- test_driver/features
- test_driver/steps

Then add reference to the flutter_gherkin plugin.

flutter_gherkin: ^1.1.5

Now, we create an entry point for the the tests.

Add a file test-driver/app.dart:

import '../lib/main.dart';
import 'package:flutter/widgets.dart';
import 'package:flutter_driver/driver_extension.dart';

void main() {
  // This line enables the extension
  enableFlutterDriverExtension();

  // Call the `main()` function of your app or call `runApp` with any widget you
  // are interested in testing.
  runApp(MyApp());
}

Next add a feature file counter_button.feature inside the features folder.

Feature: Counter Button

    As a user
    I want to tap the plus button
    So that I can see the counter increment

    Scenario: User taps on counter button
        Given the user is at the counter dashboard
        And the counter value is at 0
        When the user taps on the plus button
        Then the counter value is at 1

Now we will implement this feature as automated tests.

Gherkin Step Implementations

In Gherkin, each scenario has multiple steps which begin with keywords like Given, When, And and Then. When writing automated tests, we implement each step.

So, for each step:

  • Arrange any needed data,
  • Act out any events and
  • Assert if output is same as expectation.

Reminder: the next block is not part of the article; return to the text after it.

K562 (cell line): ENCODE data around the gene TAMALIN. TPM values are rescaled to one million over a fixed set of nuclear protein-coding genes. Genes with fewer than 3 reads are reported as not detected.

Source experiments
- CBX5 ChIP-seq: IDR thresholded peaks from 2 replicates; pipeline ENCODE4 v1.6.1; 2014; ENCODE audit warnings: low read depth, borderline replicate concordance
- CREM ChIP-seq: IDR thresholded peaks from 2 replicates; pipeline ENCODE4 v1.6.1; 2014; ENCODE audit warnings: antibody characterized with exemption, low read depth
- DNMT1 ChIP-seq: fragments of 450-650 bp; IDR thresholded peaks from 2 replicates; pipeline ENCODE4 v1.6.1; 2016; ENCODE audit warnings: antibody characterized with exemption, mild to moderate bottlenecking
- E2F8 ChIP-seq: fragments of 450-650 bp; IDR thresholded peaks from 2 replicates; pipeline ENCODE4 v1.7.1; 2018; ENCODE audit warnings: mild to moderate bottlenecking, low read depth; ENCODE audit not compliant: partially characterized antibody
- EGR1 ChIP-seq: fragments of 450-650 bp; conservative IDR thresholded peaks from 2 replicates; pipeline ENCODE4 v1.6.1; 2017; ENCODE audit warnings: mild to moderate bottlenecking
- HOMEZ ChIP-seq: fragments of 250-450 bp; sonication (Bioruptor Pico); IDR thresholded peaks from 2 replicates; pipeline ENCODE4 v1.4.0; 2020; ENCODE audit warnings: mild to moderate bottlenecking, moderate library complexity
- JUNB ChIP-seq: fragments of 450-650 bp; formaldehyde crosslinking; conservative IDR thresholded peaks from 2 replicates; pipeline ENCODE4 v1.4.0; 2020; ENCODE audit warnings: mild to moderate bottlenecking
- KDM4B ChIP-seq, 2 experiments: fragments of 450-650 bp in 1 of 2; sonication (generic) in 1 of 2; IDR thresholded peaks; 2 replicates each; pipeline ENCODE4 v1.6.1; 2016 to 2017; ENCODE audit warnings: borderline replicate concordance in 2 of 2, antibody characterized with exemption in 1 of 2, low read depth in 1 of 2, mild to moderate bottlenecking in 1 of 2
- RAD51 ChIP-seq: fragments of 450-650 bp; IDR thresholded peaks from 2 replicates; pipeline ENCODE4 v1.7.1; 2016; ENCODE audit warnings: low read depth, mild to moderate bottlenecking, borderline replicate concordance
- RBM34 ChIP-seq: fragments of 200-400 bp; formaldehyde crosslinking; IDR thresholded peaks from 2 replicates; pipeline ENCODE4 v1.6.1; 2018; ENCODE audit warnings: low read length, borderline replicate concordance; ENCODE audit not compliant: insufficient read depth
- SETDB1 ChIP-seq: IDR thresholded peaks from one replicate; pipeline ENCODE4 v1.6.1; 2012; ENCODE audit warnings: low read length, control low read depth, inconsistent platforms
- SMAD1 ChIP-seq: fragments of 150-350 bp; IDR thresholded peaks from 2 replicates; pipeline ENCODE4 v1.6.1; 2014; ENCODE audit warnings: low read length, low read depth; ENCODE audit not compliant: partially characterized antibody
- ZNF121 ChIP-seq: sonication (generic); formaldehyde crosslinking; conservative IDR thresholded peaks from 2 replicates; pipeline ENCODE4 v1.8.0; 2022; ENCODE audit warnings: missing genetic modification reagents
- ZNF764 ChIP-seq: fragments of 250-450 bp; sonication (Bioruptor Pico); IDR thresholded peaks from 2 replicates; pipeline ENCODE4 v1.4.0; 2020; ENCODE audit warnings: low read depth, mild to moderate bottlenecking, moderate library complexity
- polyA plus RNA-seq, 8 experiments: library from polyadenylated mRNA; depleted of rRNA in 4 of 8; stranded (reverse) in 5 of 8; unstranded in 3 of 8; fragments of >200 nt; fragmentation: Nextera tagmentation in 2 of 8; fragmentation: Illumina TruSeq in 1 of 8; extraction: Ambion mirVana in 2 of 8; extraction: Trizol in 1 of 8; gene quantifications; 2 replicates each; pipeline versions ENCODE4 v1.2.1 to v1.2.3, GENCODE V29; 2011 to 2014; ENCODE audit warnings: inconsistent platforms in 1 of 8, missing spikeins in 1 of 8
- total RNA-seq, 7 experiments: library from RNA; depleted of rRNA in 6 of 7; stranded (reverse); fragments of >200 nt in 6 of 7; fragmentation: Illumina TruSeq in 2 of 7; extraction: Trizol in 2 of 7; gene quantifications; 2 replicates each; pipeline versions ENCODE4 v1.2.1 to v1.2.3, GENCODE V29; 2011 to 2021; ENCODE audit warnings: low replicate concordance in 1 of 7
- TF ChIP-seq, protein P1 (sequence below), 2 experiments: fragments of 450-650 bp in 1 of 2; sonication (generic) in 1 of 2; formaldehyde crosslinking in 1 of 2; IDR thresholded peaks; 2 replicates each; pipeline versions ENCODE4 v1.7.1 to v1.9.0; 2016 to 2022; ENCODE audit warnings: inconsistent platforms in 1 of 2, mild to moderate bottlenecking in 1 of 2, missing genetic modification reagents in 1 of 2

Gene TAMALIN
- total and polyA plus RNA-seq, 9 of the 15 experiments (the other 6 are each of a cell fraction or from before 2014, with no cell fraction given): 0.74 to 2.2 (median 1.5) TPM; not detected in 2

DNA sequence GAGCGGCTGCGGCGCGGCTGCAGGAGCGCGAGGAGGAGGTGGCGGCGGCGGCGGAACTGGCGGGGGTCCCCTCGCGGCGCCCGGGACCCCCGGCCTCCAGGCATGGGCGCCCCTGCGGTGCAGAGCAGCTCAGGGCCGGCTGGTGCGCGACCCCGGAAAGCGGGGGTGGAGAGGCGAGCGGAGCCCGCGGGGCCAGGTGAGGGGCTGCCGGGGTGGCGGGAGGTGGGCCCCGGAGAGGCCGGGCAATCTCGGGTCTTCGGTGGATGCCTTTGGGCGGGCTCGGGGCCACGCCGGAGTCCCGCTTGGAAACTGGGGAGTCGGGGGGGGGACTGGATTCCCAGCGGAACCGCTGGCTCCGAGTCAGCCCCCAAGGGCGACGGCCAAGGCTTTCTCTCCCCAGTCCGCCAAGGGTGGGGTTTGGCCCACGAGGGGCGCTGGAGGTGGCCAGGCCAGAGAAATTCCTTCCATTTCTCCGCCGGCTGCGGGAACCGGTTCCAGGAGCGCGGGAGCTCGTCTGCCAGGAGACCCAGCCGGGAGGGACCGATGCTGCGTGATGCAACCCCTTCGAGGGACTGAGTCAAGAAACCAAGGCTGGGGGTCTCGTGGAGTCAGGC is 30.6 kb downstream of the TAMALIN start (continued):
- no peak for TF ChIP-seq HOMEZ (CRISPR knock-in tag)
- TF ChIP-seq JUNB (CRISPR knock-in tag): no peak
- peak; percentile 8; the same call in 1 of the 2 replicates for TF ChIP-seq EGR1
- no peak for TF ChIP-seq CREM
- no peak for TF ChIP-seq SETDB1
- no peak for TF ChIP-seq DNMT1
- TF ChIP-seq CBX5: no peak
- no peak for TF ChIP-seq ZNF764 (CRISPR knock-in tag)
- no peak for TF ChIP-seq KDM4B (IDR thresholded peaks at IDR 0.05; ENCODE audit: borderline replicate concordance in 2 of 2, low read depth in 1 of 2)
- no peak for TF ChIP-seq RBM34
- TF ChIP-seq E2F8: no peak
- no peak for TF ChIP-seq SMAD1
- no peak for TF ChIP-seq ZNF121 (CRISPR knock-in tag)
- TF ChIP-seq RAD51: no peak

Let’s begin by implementing the first step:

Given the user is at the counter dashboard

Inside the steps folder, add a new file counter_button_steps.dart.

Each step of a scenario is made of plain words. However, it is possible to mark some words as variables. We can create even more complex arguments like lists and tables.

The flutter_gherkin has good support for parsing these Gherkin syntax.

Implementing Given Step

To implement the Given step, we extend the Given class.

import 'package:gherkin/gherkin.dart';

class UserIsInDashboardStep extends Given {
  @override
  Future<void> executeStep() async {
    print('executing UserIsInDashboardStep..');
    // implement your code
  }

  @override
  RegExp get pattern => RegExp(r"the user is at the counter dashboard");
}

The Regex syntax is required for the plugin to parse the Gherkin syntax into their appropriate step definitions.

Each step definition is a unique class.

We will implement the body part of this step later. First let’s finish setting up the test framework so that we can execute test steps.

Create FlutterTestConfiguration

Create another file test_driver/app_test.dart which will contain FlutterTestConfiguration.

import 'dart:async';
import 'package:flutter_gherkin/flutter_gherkin.dart';
import 'package:gherkin/gherkin.dart';
import 'package:glob/glob.dart';

import 'steps/counter_button_steps.dart';

Future<void> main() {
  final config = FlutterTestConfiguration()
    ..features = [Glob(r"test_driver/features/**.feature")]
    ..reporters = [
      ProgressReporter(),
      TestRunSummaryReporter(),
      JsonReporter(path: './report.json')
    ] 
    ..hooks = []
    ..stepDefinitions = []
    ..customStepParameterDefinitions = [

    ]
    ..restartAppBetweenScenarios = true
    ..targetAppPath = "test_driver/app.dart"
    ..exitAfterTestRun = true; 
  return GherkinRunner().execute(config);
}

The FlutterTestConfiguration allows many different configuration options which we will look at later.